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Roles and Processes in Group Work!
Transcript of Roles and Processes in Group Work!
Students will have knowledge of productive and unproductive roles in group activities as they pertain to Theatre Arts.
Students will be able to self-diagnose issues within group dynamics and make positive choices about how group work should proceed.
What is a group?
Why are groups important for theatre?
Why are groups important for life?
With your group, come up with 5 examples of a group.
Groups are built upon the idea that working together is a more powerful approach that working alone in tackling some problems.
What Roles Do We See?
How do they cooperate or not cooperate?
What is the outcome?
There are positive and negative roles
suggests new ideas to the group.
clarifies connections between ideas.
looks for facts to support ideas.
makes a record of group decisions and discussion.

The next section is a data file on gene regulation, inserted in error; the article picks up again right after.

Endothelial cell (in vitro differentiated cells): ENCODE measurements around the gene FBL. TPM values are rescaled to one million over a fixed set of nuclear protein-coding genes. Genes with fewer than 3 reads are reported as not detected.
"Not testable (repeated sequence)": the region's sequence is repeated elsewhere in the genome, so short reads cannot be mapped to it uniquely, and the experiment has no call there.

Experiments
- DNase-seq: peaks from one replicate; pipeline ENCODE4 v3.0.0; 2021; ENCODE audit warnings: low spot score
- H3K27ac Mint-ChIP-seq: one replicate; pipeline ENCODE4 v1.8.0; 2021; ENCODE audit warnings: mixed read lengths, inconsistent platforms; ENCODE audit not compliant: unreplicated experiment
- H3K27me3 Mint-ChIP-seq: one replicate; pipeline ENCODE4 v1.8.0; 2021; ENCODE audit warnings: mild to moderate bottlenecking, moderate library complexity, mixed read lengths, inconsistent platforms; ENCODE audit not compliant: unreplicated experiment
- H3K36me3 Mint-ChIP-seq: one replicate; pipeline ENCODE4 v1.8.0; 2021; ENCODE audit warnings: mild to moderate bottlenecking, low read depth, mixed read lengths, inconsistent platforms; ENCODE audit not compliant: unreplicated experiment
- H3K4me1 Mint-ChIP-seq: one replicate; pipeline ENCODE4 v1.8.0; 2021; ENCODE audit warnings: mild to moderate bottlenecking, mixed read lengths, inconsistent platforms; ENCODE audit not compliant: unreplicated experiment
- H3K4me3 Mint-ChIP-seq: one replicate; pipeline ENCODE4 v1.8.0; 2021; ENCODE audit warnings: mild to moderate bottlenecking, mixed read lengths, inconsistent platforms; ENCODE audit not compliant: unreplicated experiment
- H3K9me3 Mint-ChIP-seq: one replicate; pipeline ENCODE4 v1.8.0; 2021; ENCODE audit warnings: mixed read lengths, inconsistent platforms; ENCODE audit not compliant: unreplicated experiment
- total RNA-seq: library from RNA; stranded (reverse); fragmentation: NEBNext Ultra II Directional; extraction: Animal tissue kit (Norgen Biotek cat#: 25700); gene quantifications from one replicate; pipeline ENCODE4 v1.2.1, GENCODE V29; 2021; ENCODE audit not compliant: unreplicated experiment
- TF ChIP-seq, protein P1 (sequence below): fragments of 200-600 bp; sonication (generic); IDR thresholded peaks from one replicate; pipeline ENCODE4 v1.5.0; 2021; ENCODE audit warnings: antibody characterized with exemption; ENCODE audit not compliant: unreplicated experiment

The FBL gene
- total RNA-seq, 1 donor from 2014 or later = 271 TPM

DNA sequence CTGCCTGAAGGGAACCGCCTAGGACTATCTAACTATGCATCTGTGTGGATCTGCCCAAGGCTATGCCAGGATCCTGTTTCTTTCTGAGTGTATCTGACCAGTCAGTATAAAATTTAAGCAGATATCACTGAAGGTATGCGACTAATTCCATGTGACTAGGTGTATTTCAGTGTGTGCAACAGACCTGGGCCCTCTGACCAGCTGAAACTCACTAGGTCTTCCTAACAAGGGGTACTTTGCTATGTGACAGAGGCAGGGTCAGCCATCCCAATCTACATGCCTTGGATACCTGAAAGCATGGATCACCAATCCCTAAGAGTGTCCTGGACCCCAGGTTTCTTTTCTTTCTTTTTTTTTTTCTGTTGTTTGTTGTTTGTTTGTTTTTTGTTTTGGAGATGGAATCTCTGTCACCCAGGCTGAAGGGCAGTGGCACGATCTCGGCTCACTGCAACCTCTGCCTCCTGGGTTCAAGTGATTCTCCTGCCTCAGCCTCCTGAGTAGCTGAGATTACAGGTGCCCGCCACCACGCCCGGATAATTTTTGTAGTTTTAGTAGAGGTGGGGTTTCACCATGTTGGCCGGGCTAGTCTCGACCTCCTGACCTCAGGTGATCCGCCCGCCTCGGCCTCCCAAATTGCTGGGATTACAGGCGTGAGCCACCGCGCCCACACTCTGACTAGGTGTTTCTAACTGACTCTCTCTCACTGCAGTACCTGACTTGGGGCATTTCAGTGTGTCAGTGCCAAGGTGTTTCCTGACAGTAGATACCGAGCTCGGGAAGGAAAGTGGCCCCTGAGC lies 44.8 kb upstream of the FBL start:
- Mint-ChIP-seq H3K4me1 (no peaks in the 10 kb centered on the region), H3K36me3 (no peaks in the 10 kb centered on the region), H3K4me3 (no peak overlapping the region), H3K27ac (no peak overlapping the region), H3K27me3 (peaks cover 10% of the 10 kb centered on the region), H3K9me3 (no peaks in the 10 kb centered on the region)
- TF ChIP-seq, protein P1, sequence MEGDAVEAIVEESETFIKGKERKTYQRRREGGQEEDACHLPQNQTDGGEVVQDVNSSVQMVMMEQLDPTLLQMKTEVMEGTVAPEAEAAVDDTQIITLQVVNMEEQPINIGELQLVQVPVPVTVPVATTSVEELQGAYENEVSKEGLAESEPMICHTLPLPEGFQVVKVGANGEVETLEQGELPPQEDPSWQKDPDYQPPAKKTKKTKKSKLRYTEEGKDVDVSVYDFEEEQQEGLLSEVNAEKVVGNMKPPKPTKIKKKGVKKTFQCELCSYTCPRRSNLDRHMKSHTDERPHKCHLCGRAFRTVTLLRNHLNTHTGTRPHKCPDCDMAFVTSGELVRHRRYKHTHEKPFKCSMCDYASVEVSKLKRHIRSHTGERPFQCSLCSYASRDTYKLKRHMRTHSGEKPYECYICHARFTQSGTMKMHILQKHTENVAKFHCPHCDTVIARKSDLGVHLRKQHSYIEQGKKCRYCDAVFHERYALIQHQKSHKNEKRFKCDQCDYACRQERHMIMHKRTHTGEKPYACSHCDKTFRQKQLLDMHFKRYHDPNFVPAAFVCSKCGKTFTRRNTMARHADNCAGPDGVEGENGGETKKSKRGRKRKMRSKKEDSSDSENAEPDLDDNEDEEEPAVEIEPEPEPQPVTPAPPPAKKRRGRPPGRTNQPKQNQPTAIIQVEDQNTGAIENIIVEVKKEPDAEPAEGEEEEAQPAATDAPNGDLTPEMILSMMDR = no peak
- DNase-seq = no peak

praises, agrees with and accepts the contributions of others.
works to resolve conflicts of ideas in the group.
attempts to relieve tension between group members through a calm attitude and light-hearted jokes.
attacks the group and work, makes mean jokes, jealous of others ideas.
is negative and stubborn. Opposes ideas without a reason.
boasts, talks about himself and acts in unusual ways. Wants to be in control.
doesn't help and brags about it. Acts out through horseplay, indifference and cynical attitudes.
manipulates the group or members of the group through flattery, ordering people around, interrupting and superior attitudes.
Get into groups of
Send one person to get deck of cards.
Distribute cards to each group member.
Decide on a problem your group needs to solve and plan an improvisation to play for the class.
After 15 min, present your scene for the class.
Who played which role?
Wrap Up Questions
Which roles are necessary for a group to function?
Which roles do you take most often?
How does knowing about roles in groups change how you will work in the future?
How can rules help us be more effective in group work?
Your problem should be something that a group would need to solve. It can be as realistic or fantastical as you want it to be (zombies, teacher left the room, broke a window, etc.)